Canadian mine in eye of storm; Protests bring moratorium on licences for extraction of gold and silver
Celeste Mackenzie. Toronto Star, Mar 27, 2005. pg. A.14
A handful of huge front-loaders and their complement of dump trucks are moving earth high on a desolate Guatemalan mountain that has become a site of controversy in the last few months.
One of the machine operators is Patricio Orlando de Paz Ramirez, a Mayan from a nearby hamlet and one of about 800 Guatemalans employed during the construction phase of a gold and silver mine owned by Canada's Glamis Gold Ltd.
Sporting a hard hat and fluorescent safety vest, de Paz Ramirez says it's sad to see the mountain transformed this way, but in impoverished San Marcos state, he's happy to have the job and the training that went with it.
"When I hear that the mining company had come, I came to look for work, and thank God, I was given this opportunity," he says.
"When I came here, the mine gave me lots of help. I had never seen machines this big - such modern machines.
"Thank God I was given this job and so much support."
But indigenous leaders and environmentalists, led by local Catholic Church leaders, say the government failed to hold required consultations with the Mayans who live in these western highlands, and they've criticized the Canadian embassy for its very public support of the project.
Last month, as a result of pressure from across the country, Guatemalan Vice-President Eduardo Stein announced that, while honouring its commitments to Glamis, the government would not issue any new extraction licences.
"We might be facing a temporary postponement of the development of the mining industry in Guatemala that could last not months, but a few years," Stein told reporters.
A five-hour drive from the capital, Guatemala City, the Glamis project is on track to becoming the first gold mine in the country in modern times.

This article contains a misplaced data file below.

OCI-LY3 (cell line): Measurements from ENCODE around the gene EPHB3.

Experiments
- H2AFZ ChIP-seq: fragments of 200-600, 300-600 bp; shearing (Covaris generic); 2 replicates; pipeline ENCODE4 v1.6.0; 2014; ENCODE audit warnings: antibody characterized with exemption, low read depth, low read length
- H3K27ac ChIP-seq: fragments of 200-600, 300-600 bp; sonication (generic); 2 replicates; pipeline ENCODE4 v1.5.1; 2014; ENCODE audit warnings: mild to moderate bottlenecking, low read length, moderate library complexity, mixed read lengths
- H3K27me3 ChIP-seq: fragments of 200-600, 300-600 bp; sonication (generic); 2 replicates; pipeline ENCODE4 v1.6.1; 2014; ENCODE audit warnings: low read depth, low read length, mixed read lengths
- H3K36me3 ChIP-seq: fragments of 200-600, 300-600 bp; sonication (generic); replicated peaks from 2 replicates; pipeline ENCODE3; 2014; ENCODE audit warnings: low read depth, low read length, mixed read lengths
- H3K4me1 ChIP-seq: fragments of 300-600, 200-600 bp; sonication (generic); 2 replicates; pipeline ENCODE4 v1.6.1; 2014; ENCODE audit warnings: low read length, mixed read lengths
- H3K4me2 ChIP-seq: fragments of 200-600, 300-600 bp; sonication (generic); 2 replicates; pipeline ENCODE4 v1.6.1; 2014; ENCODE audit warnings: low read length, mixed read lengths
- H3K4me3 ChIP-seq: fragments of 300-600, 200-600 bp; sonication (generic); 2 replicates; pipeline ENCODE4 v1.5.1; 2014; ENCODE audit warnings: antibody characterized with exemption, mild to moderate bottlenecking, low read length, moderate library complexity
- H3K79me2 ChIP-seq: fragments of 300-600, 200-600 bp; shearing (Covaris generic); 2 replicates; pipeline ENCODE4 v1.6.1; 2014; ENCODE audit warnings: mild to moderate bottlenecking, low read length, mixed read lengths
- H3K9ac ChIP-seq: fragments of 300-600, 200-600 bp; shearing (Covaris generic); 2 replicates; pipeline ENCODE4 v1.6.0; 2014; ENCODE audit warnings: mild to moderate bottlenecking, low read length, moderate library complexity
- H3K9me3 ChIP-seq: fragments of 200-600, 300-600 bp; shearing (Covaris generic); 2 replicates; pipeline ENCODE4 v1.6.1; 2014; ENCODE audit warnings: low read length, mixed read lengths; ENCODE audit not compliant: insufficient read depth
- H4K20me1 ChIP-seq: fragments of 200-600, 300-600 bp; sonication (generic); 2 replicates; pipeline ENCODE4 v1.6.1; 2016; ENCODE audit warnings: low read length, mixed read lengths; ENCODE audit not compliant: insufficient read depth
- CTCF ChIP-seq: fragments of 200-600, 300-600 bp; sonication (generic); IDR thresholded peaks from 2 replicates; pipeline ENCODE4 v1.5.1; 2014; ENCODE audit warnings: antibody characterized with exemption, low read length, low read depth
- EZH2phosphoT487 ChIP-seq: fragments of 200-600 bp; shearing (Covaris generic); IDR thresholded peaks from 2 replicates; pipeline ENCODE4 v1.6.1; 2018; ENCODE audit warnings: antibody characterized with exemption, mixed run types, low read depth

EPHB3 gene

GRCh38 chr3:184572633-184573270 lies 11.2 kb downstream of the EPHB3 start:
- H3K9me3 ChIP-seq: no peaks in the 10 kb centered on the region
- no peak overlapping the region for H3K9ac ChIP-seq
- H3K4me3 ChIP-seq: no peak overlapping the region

High commodity prices, coupled with the return of stability in the highlands since the end of Guatemala's 36-year civil war in 1996, have made the region attractive to mining companies. Glamis expects to process more than 200,000 ounces of gold and about 3.3 million ounces of silver annually over 10 years.
But around the world, international law is strengthening indigenous peoples' resistance against the mining, petroleum and forestry industries. And more and more people are learning about their rights.
Here in Guatemala, many say the Glamis mine will damage the environment.
In addition to the issue of proper consultations, critics say royalties to be paid to the government - 1 per cent of the value of extracted metals - are too low, even if they could be accurately calculated.
Recently, about 3,000 people, including local Bishop Alvaro Ramazzini, protested in the streets of San Marcos, the state capital, demanding that mine operations be halted.
Demonstrator Timoteo Vasquez said he's worried about the amount of water the mine will use for processing, and about possible contamination.
"The company has come to violate our human rights and ruin the environment," he claimed.
"More than anything else, we're here to protect our lives, because we can't live without water; we can't live without land. The company is interested in its capital, in money, and it doesn't care about life."
Guatemala signed the International Labour Organization agreement on the rights of indigenous peoples - known as Convention 169 - in 1996.
The convention says governments must consult native people when these kinds of projects are planned for their traditional territory, before they start.
But the government never introduced legislation on how it would carry out consultations. So, Glamis carried out a series of its own local meetings.
Having acquired 100 per cent interest in the property through its 2002 merger with Francisco Gold Corp., Glamis received its extraction licence on Nov. 27, 2003, and began constructing the mine early last year